More “Mobi-Mini-Movie-Reviews” – 6th March 2016

The 2016 Oscars – More “Mobi-Mini-Movie-Reviews”

In my last blog, I stated that I would be reviewing The Room but I can’t do that yet as I still haven’t seen it. Instead, I will review The Hateful Eight, along with The Danish Girl and Brooklyn.

The Hateful Eight

The-Hateful-Eight-UK-Poster-834x1024Although tipped as an early runner for a heap of Oscars, in the end, the only nominations it received were for best supporting Actress (Jennifer Jason Leigh) and for cinematography and music. About par for a Tarantino film. It won for music. (Ennio Morricone)

I have always been a keen fan of Quentin Tarantino, who wrote and directed this epic western, but I don’t think it is one of his best. Having said that, I am not a particular fan of the western genre, as in my younger days,  it was done to death, both by Hollywood and by the television networks.

But of course, a Tarantino western is no ordinary western. Darkly comic and violent as it is, in some ways, it is more like an Agatha Christie murder mystery – and is often just as silly and superficial. One man is poisoned, another is shot in the head, another has his head blown clean off and another is hanged, and so on. Almost to the end, we don’t know who the baddies and goodies are – in true Christie fashion.

The film is a massive 3 hours in duration. It is set just after the end of the civil war and nearly all the action takes place inside a single room of a stagecoach stop in the middle of the Wyoming prairie. Outside, a violent snowstorm prevents anyone from leaving. It could have very easily been a stage play and who knows? One day, it might be just that.

The ensemble cast, including Samuel L Jackson and Kurt Russell are outstanding, although I am not convinced that Jason Leigh should have been nominated for best supporting actress for playing the part of a deranged, violent criminal gang leader. But the superior acting by one and all and the regular insertion of grizzly violence keeps the simple plot moving along quite well.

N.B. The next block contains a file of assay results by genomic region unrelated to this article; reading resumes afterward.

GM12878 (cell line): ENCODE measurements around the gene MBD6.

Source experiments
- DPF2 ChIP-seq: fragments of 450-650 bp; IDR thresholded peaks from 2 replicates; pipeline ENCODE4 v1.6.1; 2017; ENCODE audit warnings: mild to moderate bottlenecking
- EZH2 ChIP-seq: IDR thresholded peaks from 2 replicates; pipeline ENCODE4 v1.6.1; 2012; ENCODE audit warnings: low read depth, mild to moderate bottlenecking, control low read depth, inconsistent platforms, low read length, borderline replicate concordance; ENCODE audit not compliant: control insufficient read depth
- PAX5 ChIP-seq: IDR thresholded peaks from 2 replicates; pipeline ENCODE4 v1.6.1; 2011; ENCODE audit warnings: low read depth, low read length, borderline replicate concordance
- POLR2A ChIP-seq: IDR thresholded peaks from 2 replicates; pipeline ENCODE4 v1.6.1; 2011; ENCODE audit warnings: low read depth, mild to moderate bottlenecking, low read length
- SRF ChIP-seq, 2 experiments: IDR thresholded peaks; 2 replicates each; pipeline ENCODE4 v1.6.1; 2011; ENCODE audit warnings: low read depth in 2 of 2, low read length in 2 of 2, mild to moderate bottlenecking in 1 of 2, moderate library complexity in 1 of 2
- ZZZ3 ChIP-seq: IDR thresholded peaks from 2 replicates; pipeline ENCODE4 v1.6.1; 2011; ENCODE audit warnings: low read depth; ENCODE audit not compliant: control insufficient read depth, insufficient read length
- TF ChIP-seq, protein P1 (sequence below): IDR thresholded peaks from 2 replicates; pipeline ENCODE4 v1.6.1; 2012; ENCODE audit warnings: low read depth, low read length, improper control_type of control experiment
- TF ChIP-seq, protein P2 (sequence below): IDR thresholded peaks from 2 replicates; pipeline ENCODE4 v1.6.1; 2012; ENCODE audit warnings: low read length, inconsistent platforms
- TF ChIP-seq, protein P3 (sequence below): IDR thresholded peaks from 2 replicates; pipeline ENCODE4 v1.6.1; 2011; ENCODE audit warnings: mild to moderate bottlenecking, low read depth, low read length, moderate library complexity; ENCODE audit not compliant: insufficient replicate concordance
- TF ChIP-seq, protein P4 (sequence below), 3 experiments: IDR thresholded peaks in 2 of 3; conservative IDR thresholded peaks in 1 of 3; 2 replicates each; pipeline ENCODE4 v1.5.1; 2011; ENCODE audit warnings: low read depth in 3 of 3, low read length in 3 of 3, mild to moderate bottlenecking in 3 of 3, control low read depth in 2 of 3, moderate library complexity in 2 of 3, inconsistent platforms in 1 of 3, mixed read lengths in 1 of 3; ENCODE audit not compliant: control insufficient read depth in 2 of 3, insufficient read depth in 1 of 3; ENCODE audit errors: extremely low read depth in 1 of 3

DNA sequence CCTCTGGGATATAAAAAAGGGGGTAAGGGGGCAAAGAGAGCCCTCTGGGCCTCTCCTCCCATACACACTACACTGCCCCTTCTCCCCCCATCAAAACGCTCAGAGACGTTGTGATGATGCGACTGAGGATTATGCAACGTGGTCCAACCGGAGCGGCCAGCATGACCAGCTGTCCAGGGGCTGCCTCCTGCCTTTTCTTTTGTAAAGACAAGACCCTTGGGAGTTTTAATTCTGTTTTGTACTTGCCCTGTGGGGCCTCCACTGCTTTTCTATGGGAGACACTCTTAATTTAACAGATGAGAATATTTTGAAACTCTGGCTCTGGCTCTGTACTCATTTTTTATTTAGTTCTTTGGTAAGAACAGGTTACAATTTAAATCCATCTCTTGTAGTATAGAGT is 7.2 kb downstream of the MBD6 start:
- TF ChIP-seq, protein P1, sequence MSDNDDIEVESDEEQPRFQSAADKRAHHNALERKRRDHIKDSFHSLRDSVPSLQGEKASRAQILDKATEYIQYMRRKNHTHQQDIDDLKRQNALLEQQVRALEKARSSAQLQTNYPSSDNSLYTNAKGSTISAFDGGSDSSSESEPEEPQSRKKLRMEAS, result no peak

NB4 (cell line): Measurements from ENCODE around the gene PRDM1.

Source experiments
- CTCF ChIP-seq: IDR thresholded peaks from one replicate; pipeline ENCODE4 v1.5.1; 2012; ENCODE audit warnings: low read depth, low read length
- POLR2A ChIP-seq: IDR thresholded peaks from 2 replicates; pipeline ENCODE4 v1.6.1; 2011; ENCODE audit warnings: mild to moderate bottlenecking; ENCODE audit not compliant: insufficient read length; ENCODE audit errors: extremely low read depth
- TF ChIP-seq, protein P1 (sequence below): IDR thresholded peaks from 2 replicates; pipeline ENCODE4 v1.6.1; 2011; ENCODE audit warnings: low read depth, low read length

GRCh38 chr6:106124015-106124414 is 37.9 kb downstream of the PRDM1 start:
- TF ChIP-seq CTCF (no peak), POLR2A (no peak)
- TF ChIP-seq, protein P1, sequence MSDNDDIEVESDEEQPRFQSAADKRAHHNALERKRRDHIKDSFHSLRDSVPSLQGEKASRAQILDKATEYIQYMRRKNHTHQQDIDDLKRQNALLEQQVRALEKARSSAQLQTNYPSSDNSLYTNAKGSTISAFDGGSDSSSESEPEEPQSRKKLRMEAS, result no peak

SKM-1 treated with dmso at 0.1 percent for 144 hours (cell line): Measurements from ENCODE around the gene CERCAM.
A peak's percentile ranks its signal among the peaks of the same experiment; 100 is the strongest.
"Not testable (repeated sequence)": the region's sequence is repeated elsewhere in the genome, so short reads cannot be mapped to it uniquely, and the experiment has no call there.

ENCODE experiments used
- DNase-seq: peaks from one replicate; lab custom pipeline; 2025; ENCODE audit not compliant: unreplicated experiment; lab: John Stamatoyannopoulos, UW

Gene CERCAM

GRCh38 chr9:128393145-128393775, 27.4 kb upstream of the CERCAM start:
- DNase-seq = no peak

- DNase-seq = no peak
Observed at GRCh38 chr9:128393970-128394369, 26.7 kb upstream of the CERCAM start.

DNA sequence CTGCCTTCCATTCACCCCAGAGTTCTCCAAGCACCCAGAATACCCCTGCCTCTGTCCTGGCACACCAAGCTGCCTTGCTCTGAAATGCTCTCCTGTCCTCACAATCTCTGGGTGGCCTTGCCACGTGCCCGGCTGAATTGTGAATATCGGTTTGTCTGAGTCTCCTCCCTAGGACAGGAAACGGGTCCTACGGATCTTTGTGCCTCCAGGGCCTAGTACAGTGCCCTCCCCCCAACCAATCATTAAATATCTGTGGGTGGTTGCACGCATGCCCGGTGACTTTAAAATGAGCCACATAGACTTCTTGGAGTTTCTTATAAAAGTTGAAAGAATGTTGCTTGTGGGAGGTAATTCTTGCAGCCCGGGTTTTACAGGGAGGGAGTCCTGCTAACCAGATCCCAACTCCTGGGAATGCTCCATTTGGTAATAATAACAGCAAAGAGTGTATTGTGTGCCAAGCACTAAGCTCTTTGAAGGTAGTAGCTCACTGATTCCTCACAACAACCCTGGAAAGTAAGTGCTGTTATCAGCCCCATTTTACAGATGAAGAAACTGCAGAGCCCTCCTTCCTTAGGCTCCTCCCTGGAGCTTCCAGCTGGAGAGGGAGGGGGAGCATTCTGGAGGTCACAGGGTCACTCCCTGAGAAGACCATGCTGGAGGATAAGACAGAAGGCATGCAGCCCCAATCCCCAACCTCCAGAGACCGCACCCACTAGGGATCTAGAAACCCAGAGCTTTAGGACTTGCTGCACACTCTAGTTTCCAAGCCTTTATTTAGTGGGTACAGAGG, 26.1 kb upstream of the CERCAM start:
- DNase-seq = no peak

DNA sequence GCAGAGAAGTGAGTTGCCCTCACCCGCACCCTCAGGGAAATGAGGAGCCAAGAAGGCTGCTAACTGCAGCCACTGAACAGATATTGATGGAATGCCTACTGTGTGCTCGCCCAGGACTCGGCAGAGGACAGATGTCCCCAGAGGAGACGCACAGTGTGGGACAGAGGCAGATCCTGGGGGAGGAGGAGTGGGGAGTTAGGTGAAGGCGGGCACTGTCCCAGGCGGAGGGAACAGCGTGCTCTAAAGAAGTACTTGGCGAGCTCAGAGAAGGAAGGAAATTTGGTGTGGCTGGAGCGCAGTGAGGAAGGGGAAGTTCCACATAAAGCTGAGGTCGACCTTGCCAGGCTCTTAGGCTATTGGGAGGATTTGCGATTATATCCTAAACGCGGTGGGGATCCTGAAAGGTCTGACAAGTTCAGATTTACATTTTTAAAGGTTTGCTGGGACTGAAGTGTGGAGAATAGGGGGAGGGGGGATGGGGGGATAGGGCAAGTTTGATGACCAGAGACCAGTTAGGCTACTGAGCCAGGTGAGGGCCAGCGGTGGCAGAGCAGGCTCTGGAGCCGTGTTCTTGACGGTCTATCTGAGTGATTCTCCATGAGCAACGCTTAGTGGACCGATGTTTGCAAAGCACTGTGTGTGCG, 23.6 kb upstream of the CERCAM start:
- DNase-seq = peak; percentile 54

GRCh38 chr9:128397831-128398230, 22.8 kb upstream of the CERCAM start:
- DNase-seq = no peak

I suspect that Tarantino had planned to make a western masterpiece, but in my opinion, he didn’t quite make it. The dialogue is good, without being outstanding. For me, the film was missing something that would take it right out of the ordinary. It didn’t quite make the sum of its excellent parts.

I can’t fault the cinematography, the acting, the brilliant direction, and the great music score and for this reason, I rate this quite highly. The Hateful Eight is not for everyone, but most Tarantino fans will probably enjoy it, unless they are heavy smokers….

Four stars out of Five.



Brooklyn_FilmPosterThose of you who have read my review of Colm Tóibín’s book will know that I didn’t think much of it. I think I described it as a lightweight piece of fluff that didn’t draw me in as there is so little dialogue.

See my review  HERE

So I really wasn’t expecting much from the movie – especially when a friend told me he hated it.
How wrong could I be?
It turned out to be a blessing in disguise that the book had so little dialogue in it as it afforded Nick Hornby ‘carte blanche’ to write the screenplay in his own way – and what a wonderful job he made of it!

Almost from the opening credits, I knew I was watching a quality movie. It immediately drew me in, much as the book had driven me away. Amazingly, there were very few changes from the original story, although, as always, they cut some of it out. The ending was so subtly changed, that you can’t really call it a change, but it made a world of difference to the enjoyment of the story.

Brooklyn was made by people at the very top of their game.